O-mission statements

I think that understanding the culture of organisations is harder than it was, because in I find that they now portray themselves as they ‘want to be seen’, not as they are, and as spending cuts slice away resources, they are less able to match their stated ideals (given in the ‘glossy brochures’ with smiling pictures and pithy mission statements) when things go wrong.

In a new situation (work, school, social club…) we instinctively base our understanding on the information available, which includes the aspirational (or in some cases utopian) ‘mission statements’. But, when it starts to get tough (and does in any arena of life), we have the rug pulled from under our feet when a new, previously unmentioned, framework is revealed and we crash to the floor. As we stare at the ceiling we can have a variety of responses, perhaps becoming dis-engaged, cynical or self-critical. Picking yourself up can be hard work both mentally and emotionally.

‘Mission statements’ are written in subjective language that make quantitative analysis difficult, and they are often open to wide interpretation: they both paint a idealistic vision (and to be honest who wants a mission statement that doesn’t inspire a better picture of the future) but contain little of substance. Organisations use this interpretive wriggle room rather like our politicians who fail to deliver their manifesto promises, and at it’s lowest level this can lead to a response of ‘You didn’t actually believe that did you?’.

And research groups?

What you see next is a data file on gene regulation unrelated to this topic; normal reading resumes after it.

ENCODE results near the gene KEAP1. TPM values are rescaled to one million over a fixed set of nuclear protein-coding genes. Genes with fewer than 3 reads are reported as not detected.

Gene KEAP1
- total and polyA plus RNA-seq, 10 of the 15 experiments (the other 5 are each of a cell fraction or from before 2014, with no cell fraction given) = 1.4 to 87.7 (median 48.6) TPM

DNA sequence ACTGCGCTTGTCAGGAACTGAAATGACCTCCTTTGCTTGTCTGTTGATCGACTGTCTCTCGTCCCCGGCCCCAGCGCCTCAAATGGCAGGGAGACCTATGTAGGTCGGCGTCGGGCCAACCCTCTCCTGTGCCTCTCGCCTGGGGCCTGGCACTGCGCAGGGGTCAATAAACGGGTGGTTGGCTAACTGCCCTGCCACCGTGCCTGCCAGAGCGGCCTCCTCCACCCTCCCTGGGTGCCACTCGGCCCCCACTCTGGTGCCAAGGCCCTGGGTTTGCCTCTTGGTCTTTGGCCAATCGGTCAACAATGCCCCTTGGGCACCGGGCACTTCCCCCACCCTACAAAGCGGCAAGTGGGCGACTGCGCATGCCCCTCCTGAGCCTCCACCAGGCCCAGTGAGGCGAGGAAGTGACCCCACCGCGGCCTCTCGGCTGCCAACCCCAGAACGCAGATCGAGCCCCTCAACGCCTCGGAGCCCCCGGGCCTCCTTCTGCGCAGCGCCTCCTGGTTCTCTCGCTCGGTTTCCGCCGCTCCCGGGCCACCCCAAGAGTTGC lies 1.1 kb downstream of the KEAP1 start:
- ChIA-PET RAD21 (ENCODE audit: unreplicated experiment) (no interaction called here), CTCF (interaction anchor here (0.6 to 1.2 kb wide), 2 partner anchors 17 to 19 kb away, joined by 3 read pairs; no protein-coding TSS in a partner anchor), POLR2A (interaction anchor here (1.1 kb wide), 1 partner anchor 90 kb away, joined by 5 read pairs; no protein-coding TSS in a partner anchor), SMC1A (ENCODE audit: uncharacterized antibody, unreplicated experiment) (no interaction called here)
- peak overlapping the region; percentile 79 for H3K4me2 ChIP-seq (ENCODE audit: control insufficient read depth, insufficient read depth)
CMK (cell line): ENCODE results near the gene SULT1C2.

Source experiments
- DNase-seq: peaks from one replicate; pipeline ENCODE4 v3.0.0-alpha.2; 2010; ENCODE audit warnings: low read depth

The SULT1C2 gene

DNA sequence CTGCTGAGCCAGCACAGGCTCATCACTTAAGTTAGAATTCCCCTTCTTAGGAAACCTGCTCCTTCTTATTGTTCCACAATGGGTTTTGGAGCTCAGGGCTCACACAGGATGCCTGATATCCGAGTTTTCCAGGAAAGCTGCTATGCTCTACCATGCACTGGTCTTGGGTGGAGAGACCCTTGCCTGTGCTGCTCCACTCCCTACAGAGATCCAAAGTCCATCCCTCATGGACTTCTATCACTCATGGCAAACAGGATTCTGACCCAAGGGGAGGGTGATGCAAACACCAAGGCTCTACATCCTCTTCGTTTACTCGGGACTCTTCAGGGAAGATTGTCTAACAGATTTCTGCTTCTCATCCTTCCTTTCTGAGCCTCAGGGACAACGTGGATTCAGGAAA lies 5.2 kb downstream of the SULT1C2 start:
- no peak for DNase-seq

Back to understanding the motivation behind scientists: what does the academic ‘ivory tower’ look like? Science in general, and especially academia, attracts people who are inspired, focused and driven by solving particularly difficult problems. It’s rare for someone to say they want to go into science if because they see themselves as ‘a people person’. They need to be committed to the process: it could take a decade (at best) to go through the graduate, post-grad and post-doc training before getting an academic post. What does modern science tell us about how to get ‘ahead’? By meeting funding and publication targets. Being good with people is a bonus…just not one that counts. There’s room in science at the top for ‘nice folks’: just nice and successful ones!

As I said, this focus sets a culture, and that culture shows scientists how to succeed: hard work, long hours, focused drive on problem solving, high impact science published in high citation factor journals. Doesn’t sound very ‘relational’. Despite this, I’ve found most academics care about their research teams and actively seek the best opportunities for their researchers and students. On the other hand I’ve also spoken to enough young scientists over the years who would say the opposite.

Collaboration and relativity.

Collaboration is a key part of modern science, and relationships are a key part of collaboration. Think of a car: I have a set of wheels and another researcher has an engine – it’s pretty boring if we stay separate, but by working together we actually go somewhere. Even Einstein – famous of having developed the ‘special’ theory of relativity on his own while working as a patent clerk – relied on collaborators to help him unpack the maths needed to make sense of his expanded ‘general’ theory of relativity. But because collaborations are built of the same stuff as relationships, they need to be managed in the same way, so our new ‘car’ can run on a straight and smooth surface, and not get bogged down in a quagmire of muddy confusion and heartache.

Final thought.

Now that I’m approaching 50, and having dropped out of ‘main stream’ science to prioritise the ‘relationships’ in other parts of my life, I can see how poor I was at creating a culture of effective working relationships. Managing a team takes time: and there’s less of it now than there was three decades ago. On top of that, modern science isn’t ‘relational’, but modern scientists can be. While modern science is focused on performance, modern scientists are diverse, coming from a range of backgrounds and cultures. So if you and ‘science’ aren’t getting on too well, thats OK, you’re not alone in that feeling (see part 2). On the up side it might be time to learn some new skills (see part 3).